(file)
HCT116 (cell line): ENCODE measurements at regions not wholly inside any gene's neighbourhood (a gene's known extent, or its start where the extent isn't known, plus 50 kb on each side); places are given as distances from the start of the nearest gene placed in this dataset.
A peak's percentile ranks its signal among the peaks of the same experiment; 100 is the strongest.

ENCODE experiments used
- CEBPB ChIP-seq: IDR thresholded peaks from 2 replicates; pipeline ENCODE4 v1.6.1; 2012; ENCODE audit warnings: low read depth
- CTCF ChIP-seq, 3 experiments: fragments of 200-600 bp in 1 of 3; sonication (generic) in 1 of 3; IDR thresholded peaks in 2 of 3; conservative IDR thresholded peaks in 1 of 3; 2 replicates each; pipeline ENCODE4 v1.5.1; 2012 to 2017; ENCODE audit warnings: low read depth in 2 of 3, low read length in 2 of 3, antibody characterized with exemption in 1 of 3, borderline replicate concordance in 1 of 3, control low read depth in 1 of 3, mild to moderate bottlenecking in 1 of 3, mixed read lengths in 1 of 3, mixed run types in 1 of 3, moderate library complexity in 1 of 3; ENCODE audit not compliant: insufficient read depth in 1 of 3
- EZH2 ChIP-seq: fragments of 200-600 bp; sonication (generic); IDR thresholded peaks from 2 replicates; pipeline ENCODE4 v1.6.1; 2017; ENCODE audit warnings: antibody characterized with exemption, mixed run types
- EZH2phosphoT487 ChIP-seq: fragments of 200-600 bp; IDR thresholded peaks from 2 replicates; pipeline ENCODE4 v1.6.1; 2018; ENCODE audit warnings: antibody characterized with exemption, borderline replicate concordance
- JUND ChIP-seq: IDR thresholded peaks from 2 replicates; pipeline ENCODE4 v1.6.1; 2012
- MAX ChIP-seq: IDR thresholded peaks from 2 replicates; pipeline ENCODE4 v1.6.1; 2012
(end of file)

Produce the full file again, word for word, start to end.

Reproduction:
HCT116 (cell line): ENCODE measurements at regions not wholly inside any gene's neighbourhood (a gene's known extent, or its start where the extent isn't known, plus 50 kb on each side); places are given as distances from the start of the nearest gene placed in this dataset.
A peak's percentile ranks its signal among the peaks of the same experiment; 100 is the strongest.

ENCODE experiments used
- CEBPB ChIP-seq: IDR thresholded peaks from 2 replicates; pipeline ENCODE4 v1.6.1; 2012; ENCODE audit warnings: low read depth
- CTCF ChIP-seq, 3 experiments: fragments of 200-600 bp in 1 of 3; sonication (generic) in 1 of 3; IDR thresholded peaks in 2 of 3; conservative IDR thresholded peaks in 1 of 3; 2 replicates each; pipeline ENCODE4 v1.5.1; 2012 to 2017; ENCODE audit warnings: low read depth in 2 of 3, low read length in 2 of 3, antibody characterized with exemption in 1 of 3, borderline replicate concordance in 1 of 3, control low read depth in 1 of 3, mild to moderate bottlenecking in 1 of 3, mixed read lengths in 1 of 3, mixed run types in 1 of 3, moderate library complexity in 1 of 3; ENCODE audit not compliant: insufficient read depth in 1 of 3
- EZH2 ChIP-seq: fragments of 200-600 bp; sonication (generic); IDR thresholded peaks from 2 replicates; pipeline ENCODE4 v1.6.1; 2017; ENCODE audit warnings: antibody characterized with exemption, mixed run types
- EZH2phosphoT487 ChIP-seq: fragments of 200-600 bp; IDR thresholded peaks from 2 replicates; pipeline ENCODE4 v1.6.1; 2018; ENCODE audit warnings: antibody characterized with exemption, borderline replicate concordance
- JUND ChIP-seq: IDR thresholded peaks from 2 replicates; pipeline ENCODE4 v1.6.1; 2012
- MAX ChIP-seq: IDR thresholded peaks from 2 replicates; pipeline ENCODE4 v1.6.1; 2012